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Journal of a Voyage across the Atlantic   By: (1806-1876)

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First Page:

JOURNAL OF A VOYAGE ACROSS THE ATLANTIC:

WITH NOTES ON CANADA & THE UNITED STATES; AND RETURN TO GREAT BRITAIN, IN 1844

BY GEORGE MOORE, ESQ.

LONDON: PRINTED FOR PRIVATE CIRCULATION 1845.

Printed by Palmer and Clayton, Crane court, Fleet street.

TO ELIZA MOORE

THIS LITTLE VOLUME IS MOST AFFECTIONATELY DEDICATED

BY THE AUTHOR.

PREFACE.

Having a large circle of friends who feel interested in my American trip, the propriety of publishing my observations, to avoid going over the same ground again and again, was suggested by one of them a hint with which I have complied.

I can say, with the strictest truth, that I have not revised or altered any impression formed at the moment. Indeed, I never saw these Notes from the time they were written till they passed through the press.

Change of scene, and a new current of thoughts, with the blessing of Providence, have worked a considerable improvement in my health a mercy for which I shall ever feel grateful; and while I prize the high privileges of the land of my birth, and feel proud to be an Englishman, I hope ever to regard our Transatlantic brethren with respect, and do full justice to the extensive wonders of America.

London, April 30, 1845.

LOG, &c.

Saturday, 17th August, 1844 , One o'clock, P.M. Left Liverpool in the Great Western steamship, Captain Mathews, for New York, with 138 passengers. Wind N.W., blowing a strong gale. In two hours very few passengers on deck, the ship rolling heavily. At four discharged the pilot. At half past twelve passed Holyhead. Went to bed rather squeamish at seven.

Sunday morning. Rose at seven; was awakened by the stopping of the engine, from breaking a new wheel which had been put up to work the blowers for the fires. Detained an hour and half in consequence. Passed Tuskar at ten. Had public worship at one: the Church of England service, in which the name of the President of the United States was introduced: about seventy attended. No sermon, there being no minister on board, and the Captain not prepared.

The routine of each day appears to be this: The gong sounds at half past seven to rise; breakfast at nine; at twelve lunch; at half past three dress for dinner; at four dine; half past seven tea; very few take supper at ten; lights put out at eleven punctually.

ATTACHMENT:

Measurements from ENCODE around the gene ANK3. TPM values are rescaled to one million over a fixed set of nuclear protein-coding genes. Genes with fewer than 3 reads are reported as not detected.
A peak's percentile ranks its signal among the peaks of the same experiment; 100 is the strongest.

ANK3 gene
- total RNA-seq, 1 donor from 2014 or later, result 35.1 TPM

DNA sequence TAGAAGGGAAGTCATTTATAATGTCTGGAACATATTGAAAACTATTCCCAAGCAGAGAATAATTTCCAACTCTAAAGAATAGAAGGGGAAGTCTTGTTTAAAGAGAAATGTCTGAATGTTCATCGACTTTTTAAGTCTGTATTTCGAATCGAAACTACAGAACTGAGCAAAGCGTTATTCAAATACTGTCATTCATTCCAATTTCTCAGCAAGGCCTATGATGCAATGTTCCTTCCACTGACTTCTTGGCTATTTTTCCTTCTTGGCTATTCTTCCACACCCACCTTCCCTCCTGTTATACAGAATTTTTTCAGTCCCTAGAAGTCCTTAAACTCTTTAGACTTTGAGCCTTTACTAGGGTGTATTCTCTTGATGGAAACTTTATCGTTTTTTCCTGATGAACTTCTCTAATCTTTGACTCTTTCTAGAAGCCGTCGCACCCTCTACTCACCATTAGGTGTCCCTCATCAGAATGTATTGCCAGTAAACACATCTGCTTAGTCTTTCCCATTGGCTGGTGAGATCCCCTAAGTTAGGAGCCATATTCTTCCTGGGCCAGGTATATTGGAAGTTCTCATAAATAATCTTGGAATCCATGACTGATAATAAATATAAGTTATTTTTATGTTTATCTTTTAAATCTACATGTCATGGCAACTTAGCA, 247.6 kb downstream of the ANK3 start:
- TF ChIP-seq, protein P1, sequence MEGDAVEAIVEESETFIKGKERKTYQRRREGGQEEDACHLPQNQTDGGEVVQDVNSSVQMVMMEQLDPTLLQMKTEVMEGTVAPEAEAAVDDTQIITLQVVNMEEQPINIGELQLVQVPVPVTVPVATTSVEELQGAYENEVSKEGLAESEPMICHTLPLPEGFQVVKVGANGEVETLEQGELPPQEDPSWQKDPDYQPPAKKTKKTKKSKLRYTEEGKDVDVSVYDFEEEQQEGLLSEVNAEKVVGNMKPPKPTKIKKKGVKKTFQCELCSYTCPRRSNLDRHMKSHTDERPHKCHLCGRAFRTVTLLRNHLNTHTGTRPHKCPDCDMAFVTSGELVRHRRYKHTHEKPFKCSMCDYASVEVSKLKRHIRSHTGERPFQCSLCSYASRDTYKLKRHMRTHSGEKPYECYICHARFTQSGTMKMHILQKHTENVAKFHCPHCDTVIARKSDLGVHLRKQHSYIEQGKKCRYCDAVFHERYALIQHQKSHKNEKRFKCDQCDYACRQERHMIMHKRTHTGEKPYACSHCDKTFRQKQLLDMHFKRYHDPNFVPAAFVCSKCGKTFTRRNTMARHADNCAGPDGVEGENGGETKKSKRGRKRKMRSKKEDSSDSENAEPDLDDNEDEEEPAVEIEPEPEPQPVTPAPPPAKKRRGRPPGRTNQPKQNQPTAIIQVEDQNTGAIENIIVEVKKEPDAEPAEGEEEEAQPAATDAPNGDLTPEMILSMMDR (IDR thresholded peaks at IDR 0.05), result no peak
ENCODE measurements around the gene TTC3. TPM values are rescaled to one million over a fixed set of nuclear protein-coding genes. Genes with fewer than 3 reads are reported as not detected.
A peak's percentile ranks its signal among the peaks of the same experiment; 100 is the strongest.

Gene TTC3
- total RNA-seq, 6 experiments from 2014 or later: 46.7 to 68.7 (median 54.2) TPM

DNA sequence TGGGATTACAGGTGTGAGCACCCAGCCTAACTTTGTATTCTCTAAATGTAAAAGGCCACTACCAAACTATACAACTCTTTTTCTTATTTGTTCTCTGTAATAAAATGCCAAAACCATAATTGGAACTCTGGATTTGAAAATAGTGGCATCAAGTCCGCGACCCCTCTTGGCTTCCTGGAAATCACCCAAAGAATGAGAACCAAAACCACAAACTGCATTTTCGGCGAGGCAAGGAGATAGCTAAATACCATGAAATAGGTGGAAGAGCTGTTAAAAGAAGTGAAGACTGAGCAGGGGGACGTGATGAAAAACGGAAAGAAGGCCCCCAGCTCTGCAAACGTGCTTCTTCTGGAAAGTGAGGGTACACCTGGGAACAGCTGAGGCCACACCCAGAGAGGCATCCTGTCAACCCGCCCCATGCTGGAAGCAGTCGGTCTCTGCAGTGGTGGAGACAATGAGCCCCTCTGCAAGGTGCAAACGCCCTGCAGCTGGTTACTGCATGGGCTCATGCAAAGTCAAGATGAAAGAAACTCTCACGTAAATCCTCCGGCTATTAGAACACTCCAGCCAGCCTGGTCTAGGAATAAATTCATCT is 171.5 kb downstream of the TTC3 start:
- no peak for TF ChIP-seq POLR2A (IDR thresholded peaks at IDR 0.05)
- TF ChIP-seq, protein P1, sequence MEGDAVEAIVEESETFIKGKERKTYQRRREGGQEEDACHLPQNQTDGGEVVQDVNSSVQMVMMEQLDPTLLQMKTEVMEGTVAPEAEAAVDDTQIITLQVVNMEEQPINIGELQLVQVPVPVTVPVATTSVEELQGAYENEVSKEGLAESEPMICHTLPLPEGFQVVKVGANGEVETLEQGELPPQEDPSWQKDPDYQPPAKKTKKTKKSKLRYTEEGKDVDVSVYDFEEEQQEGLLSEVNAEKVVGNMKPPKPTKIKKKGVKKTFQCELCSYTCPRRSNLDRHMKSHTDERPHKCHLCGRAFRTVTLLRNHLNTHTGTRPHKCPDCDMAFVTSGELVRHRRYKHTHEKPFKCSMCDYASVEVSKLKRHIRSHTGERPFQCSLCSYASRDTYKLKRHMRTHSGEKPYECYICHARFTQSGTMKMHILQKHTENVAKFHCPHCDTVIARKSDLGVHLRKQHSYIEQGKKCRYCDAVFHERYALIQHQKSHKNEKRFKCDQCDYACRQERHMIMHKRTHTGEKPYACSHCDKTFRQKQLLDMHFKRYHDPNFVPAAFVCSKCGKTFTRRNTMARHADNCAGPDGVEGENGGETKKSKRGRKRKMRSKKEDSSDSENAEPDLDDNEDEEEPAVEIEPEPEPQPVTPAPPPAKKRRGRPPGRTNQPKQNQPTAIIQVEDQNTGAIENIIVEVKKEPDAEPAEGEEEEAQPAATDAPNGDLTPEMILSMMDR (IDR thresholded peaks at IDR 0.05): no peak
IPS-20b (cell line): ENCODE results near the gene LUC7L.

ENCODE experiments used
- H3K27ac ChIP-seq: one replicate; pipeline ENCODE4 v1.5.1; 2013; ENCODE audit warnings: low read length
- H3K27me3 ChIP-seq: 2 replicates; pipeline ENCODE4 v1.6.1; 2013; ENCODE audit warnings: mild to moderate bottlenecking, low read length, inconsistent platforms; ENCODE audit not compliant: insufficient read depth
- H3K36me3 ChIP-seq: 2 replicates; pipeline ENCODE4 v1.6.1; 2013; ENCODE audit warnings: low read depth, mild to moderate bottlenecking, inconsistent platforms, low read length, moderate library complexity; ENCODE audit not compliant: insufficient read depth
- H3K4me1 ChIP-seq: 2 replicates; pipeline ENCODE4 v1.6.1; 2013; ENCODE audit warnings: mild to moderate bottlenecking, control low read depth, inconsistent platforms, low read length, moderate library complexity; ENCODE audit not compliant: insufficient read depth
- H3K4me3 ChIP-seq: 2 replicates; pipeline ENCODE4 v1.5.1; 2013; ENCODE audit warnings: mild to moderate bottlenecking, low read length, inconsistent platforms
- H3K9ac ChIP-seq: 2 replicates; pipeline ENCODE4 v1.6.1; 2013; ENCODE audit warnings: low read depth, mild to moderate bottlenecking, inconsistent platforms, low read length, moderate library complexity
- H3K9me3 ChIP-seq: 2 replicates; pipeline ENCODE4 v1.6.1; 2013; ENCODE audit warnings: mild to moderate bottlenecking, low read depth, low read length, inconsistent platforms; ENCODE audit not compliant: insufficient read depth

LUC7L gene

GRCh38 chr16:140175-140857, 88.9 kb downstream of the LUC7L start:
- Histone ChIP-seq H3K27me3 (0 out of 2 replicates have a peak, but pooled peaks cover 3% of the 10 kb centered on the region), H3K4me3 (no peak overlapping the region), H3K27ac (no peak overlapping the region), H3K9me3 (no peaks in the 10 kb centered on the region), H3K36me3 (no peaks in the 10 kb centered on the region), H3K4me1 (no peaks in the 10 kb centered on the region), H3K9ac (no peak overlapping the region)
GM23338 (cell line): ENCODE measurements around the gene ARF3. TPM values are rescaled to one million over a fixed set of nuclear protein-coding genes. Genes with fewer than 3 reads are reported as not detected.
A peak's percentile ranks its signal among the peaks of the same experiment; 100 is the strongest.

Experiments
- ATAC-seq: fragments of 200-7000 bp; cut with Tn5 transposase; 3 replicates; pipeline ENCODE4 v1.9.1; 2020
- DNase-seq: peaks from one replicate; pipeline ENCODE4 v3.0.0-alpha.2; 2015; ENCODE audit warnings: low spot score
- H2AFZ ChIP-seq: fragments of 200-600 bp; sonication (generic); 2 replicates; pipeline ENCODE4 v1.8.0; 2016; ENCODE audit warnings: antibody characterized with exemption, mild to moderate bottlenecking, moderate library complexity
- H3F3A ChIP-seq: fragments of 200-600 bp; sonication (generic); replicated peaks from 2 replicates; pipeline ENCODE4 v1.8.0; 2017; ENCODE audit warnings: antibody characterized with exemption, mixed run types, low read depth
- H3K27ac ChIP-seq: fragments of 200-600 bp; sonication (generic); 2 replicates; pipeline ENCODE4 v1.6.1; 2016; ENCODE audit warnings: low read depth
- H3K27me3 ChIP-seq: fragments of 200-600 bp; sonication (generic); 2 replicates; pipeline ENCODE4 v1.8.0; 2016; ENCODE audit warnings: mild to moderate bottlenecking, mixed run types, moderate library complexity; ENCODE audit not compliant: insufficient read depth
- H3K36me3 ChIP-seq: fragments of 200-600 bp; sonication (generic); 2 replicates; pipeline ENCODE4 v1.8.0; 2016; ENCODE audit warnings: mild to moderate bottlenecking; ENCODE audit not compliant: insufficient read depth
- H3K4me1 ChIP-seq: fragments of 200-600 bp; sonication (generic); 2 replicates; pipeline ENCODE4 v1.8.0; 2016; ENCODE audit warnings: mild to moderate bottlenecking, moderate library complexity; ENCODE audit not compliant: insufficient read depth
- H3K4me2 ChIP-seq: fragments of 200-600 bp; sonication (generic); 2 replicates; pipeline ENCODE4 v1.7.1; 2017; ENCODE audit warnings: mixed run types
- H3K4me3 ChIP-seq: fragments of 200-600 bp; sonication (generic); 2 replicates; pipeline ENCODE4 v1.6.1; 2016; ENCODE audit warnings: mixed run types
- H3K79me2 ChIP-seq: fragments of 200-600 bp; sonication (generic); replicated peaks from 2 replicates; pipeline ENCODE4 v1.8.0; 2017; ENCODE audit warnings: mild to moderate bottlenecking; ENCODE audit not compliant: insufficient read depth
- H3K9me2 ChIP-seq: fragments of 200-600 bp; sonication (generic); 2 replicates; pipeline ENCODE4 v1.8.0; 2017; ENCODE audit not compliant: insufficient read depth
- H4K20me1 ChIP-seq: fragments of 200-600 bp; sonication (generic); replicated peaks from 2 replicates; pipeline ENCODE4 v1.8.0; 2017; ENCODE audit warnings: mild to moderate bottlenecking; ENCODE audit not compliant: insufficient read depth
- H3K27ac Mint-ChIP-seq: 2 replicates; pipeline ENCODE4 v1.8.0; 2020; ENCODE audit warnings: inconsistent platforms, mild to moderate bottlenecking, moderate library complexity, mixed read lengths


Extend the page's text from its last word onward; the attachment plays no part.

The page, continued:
At seven P.M. passed Cork; at nine Kinsale. 165 miles. Latitude, 51° 58' N.: Longitude, 6° 34'.

At three o'clock on Monday morning, the 19th, passed Cape Clear; and when I got on deck only a distant view of the most rugged part of Ireland to be seen. It is now eight o'clock, and the passengers are beginning to show themselves, the sea having gone down, and the ship going on smoothly 9 3/4 knots. Laid down the following rules, which I hope to be able to keep: Rise at half past seven; walk on deck till breakfast; read at least six chapters in the Bible the first thing after breakfast; then walk on deck for an hour till lunch; afterwards write for an hour; then walk on deck for another hour; then read any books I have till dinner; between dinner and tea walk and talk, and take stock of the passengers, being some of all sorts here; after tea whist till ten, and then turn in.

The weather continues very calm, and the sea smooth. This steamer, without exception, the easiest and most comfortable I have ever sailed in. About 100 dined to day, and the general appetite appeared to be in a satisfactory state.

211 miles. Lat. 51° 32' N.; Long. 11° 59'.

Tuesday , the 20th, seven A.M. A most beautiful morning. Spent the day as usual. During dinner the wind changed to E.N.E. Set all sail below and aloft, and the engine made 12 revolutions in the minute. It was now that I became acquainted with our worthy Captain, whom I found to be a gentlemanly, courteous, obliging little fellow. Heard some German, Irish, English, and Yankee songs; and turned in at half past ten.

193 miles. Lat. 51° 26' N.; Long. 17° 3'.

Wednesday , the 21st. Rose at my usual time... Continue reading book >>




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